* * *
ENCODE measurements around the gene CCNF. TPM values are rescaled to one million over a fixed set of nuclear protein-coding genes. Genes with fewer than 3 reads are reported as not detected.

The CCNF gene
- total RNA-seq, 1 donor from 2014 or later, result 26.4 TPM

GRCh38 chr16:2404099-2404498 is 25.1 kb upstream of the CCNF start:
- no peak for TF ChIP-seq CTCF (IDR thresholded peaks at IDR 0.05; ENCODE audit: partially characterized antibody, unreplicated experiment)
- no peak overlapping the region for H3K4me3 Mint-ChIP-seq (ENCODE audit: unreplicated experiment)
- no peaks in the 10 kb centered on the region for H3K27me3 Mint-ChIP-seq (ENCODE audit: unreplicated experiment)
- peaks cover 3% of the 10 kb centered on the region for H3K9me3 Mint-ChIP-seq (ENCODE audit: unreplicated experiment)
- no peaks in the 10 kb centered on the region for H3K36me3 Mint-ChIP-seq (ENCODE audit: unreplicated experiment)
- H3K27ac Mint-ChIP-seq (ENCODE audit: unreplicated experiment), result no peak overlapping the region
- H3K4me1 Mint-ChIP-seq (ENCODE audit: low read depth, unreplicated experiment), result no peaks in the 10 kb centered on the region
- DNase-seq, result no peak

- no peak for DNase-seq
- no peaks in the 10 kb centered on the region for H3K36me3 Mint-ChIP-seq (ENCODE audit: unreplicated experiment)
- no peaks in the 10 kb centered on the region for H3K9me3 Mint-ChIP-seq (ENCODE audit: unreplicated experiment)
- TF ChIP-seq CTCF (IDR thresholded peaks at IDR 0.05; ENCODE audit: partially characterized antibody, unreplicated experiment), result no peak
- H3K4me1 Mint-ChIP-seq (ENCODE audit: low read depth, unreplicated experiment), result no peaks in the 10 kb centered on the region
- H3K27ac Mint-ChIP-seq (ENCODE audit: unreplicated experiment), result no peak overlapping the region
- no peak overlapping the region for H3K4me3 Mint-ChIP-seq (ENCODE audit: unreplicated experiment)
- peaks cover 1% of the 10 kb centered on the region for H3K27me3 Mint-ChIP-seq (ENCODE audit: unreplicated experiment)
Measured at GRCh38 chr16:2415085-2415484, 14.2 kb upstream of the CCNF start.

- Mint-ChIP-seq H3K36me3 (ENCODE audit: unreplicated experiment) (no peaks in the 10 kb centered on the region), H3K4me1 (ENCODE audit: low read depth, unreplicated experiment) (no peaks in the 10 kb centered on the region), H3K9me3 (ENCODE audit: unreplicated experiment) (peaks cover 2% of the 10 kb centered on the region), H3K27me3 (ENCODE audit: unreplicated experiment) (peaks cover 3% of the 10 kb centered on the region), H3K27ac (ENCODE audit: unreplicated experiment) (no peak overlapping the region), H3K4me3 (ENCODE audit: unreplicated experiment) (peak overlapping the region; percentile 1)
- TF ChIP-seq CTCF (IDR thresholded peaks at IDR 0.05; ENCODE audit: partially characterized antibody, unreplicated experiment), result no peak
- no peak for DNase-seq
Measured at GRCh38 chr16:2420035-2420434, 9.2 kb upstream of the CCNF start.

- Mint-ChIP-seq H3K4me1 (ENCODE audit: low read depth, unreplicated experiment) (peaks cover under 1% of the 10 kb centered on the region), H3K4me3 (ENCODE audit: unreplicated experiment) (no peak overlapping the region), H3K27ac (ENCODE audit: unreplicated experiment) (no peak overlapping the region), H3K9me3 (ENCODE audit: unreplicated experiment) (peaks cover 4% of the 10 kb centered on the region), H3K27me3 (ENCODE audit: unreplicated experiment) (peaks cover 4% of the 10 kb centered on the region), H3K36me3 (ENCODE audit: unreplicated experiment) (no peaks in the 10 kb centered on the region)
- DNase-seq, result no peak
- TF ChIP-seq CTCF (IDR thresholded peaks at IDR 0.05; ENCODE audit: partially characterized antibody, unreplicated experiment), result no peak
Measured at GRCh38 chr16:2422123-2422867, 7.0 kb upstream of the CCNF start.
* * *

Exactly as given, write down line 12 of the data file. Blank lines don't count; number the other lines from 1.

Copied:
- DNase-seq, result no peak